2. Although archealogy is not my area, my understanding is that many digs have shown evidence which corresponds to the Biblical record, but I have not heard of any evidence which clearly disproves a Biblical historical account. For example, the evidence shows that the ancient groups described in the Bible did exist at roughly the times and in the locations which are described in the Bible, etc.
  5. obediah001

    obediah001 Active Member

    Archaeology has never been able to prove a single historical event in the Bible to be false. There are many which it has not given support for yet but theturning of the shovel will one day add to the proven accuracy of the Bbile.
  6. Arikay

    Arikay HI

    Many things have proven a literal global flood false.

    Just the same, there is quite a bit of Evidence for a possible local flood of the Epic of Gilgemesh.

    Often locations are found, but there isnt much evidence to support specific events or people.
  7. Nathan Poe

    Nathan Poe Well-Known Member

    Archaeology hasn't done much to prove the events of the Bible to be true, either. Plagues, miralcles, global fllods.... God's supposedly been leaving His mark on the planet for a while; you'd think we'd have found something by now...

    What has been proven is that many of the locations mentioned in the Bible were real places. This proves.... absolutely nothing.
    Unless, of course, you want to argue that The Wizard of Oz is historically accurate. After all, Kansas is a real place, and we don't even need archeology to prove that. Another science, meterology, shows that the area is prone to tornadoes....
    Scientists should be finding Oz on the maps any day now. There are a lot of rainbows in Kansas, and according to the Gospel of Dorothy, Oz is somewhere over one of them.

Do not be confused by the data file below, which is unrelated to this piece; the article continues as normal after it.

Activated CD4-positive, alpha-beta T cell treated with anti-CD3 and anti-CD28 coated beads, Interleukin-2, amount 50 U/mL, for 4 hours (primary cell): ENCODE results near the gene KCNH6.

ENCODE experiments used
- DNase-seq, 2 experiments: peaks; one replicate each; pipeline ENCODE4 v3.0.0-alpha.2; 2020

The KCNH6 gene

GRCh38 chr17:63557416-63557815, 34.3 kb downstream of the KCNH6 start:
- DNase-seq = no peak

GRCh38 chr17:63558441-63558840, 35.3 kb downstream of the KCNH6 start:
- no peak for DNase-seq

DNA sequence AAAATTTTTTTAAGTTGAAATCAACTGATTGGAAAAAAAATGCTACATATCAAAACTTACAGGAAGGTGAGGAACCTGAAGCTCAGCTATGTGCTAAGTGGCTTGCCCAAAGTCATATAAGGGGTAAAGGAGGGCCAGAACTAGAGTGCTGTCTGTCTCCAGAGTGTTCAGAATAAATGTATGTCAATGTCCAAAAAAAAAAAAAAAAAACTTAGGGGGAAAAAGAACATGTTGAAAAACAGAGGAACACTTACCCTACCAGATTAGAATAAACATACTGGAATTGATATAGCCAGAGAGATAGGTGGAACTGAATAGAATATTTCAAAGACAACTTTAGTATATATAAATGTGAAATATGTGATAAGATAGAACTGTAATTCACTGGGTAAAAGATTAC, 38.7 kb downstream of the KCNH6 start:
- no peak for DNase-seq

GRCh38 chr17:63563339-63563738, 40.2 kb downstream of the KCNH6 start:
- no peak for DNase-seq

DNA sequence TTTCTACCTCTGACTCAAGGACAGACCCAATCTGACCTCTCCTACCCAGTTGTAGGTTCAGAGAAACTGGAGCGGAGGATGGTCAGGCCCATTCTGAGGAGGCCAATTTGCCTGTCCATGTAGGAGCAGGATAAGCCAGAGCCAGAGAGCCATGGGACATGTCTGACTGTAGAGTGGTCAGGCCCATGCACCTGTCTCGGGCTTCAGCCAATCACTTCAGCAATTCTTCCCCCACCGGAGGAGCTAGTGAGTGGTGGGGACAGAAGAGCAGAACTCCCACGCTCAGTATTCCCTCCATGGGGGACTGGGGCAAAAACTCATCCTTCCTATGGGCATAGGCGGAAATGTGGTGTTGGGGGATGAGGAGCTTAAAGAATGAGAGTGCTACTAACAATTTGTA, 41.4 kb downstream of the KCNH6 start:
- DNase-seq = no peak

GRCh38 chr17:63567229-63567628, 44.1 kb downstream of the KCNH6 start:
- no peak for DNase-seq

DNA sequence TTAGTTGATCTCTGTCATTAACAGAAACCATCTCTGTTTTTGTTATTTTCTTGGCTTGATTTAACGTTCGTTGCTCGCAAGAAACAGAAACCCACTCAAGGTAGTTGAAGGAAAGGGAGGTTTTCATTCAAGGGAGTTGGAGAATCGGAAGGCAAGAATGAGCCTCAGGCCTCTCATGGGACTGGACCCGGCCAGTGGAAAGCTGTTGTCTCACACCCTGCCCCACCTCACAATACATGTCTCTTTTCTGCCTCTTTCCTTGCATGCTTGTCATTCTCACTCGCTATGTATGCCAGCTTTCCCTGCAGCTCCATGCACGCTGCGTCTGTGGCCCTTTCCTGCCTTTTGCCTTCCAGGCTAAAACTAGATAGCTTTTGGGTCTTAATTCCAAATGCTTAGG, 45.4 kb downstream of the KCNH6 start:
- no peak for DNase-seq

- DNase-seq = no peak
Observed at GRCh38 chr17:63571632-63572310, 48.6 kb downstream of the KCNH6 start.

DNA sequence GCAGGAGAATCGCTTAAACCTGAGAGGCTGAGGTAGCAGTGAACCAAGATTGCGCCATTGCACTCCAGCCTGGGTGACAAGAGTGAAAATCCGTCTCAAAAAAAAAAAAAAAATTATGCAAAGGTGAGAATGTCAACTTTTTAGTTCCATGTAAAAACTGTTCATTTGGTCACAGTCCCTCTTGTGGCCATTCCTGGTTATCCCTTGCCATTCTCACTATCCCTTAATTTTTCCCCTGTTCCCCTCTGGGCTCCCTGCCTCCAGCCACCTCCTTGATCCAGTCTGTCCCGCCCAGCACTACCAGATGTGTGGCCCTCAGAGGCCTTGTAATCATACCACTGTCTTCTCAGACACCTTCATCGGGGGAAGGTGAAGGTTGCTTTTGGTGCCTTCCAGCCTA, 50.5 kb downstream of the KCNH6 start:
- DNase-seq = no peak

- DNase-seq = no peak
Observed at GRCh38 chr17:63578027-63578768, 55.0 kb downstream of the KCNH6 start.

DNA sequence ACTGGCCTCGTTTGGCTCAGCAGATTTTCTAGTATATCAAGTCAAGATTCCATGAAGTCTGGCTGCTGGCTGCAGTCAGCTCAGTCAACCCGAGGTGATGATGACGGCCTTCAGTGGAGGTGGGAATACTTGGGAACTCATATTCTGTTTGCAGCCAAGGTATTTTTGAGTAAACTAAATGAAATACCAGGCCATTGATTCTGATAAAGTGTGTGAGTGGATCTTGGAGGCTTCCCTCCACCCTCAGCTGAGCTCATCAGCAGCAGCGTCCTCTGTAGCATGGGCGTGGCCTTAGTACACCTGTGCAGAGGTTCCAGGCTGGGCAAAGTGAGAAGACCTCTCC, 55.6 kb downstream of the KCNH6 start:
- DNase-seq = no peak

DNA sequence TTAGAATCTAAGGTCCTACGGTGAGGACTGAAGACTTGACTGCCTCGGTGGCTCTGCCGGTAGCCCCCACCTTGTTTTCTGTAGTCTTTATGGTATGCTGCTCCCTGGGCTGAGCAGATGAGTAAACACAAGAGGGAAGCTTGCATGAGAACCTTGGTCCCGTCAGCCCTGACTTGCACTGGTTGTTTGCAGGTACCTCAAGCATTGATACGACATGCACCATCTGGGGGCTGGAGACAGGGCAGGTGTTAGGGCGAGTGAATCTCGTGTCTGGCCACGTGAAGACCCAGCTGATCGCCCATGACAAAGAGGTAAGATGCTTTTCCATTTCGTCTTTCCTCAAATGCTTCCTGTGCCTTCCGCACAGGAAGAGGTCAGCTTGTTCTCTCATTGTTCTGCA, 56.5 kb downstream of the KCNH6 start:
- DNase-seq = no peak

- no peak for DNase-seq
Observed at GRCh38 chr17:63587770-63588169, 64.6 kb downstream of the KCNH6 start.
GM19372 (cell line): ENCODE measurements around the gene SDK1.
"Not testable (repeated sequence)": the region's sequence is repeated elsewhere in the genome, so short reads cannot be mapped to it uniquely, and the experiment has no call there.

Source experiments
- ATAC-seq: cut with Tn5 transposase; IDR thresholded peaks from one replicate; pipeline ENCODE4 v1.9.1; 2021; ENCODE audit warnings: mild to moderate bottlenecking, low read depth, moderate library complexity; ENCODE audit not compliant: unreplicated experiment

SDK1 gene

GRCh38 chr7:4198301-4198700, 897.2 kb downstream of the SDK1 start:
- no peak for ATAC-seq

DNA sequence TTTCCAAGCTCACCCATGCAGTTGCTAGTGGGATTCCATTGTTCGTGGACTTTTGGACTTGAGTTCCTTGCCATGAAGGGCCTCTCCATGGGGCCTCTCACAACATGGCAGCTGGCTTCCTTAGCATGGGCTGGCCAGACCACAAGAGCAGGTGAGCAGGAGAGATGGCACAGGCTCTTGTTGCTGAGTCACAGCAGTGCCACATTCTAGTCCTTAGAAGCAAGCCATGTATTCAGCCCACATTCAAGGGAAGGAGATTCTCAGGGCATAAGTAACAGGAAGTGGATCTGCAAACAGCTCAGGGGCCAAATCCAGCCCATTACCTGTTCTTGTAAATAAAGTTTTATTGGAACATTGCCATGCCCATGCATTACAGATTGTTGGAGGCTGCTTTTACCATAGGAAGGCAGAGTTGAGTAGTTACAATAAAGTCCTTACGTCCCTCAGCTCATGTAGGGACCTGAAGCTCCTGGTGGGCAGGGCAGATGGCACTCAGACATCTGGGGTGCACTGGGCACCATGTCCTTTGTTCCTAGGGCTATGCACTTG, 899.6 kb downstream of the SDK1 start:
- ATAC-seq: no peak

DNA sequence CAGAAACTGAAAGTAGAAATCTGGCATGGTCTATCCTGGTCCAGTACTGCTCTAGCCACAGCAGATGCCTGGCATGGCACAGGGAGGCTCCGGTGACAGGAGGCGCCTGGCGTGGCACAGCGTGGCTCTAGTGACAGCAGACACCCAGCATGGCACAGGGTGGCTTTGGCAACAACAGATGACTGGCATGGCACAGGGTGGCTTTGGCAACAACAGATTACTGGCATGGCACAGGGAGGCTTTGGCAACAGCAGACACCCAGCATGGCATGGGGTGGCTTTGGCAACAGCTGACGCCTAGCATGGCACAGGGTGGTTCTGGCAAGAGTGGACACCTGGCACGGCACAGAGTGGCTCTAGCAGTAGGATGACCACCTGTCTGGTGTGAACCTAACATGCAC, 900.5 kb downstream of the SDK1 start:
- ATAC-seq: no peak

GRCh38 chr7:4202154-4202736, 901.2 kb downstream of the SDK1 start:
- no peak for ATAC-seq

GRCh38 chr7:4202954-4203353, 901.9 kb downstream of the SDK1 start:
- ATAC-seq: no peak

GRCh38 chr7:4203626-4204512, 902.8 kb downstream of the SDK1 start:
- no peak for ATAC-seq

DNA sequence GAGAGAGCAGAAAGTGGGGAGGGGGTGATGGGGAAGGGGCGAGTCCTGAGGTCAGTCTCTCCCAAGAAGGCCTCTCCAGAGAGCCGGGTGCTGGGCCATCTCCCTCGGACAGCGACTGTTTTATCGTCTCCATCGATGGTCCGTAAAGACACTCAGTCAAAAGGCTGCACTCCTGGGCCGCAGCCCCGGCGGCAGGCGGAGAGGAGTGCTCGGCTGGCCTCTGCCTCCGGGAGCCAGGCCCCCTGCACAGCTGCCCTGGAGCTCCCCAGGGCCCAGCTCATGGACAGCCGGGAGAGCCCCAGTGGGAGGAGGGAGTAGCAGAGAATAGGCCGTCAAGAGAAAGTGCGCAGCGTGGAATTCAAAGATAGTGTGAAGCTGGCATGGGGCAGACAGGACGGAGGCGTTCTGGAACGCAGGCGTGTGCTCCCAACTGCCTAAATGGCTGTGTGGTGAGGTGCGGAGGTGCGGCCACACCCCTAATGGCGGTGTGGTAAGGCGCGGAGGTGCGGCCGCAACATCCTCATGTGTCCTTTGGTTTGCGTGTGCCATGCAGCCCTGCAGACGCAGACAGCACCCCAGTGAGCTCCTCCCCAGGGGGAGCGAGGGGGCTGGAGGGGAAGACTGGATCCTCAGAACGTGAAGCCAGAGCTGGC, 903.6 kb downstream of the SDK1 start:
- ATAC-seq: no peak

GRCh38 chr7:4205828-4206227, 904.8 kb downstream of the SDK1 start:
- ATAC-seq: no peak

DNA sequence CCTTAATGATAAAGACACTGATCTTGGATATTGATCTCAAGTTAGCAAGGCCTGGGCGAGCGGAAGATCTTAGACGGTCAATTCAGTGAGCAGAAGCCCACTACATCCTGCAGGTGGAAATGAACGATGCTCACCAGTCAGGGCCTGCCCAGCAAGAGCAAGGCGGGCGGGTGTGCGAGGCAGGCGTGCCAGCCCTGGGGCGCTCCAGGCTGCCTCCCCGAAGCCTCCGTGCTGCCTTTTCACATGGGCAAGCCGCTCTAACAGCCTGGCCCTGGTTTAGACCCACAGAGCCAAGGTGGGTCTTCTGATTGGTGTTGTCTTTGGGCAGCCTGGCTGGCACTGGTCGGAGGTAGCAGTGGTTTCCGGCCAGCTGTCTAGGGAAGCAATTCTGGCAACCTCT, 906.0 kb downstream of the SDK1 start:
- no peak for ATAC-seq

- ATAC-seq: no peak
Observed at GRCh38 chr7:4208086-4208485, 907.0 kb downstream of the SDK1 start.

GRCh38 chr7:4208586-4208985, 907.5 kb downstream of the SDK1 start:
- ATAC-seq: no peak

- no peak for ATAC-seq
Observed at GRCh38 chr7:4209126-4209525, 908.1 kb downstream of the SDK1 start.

8. Vance

    Vance Contributor

    Right, Arikay.

    The evidence which is *likely* to exist to corroborate the stories is often found, such as place names, groups and peoples and *their* history which fits well with the Biblical record. What we don't find is what is very *unlikely* that we would find: evidence of particular individuals and specific events. Since most of the individuals and events are only important to the small group writing their narrative history, we would not expect evidence to show up elsewhere. These events, while they seem large to us (and obviously were large to the Hebrews, themselves) were very inconsequential in the larger sense. As someone with an historical background, I would be VERY surprised to find a record of Isaac or the other Patriarchs in another culture's historical record. These other groups only recorded the activites of a very tiny percentage of their OWN people, after all. And when we add in that only a small percentage of the MAJOR events of those cultures were recorded going back to those times, it is not likely that a medium-sized or small event (such as the Exodus of the Hebrews from Egypt) would make it into text.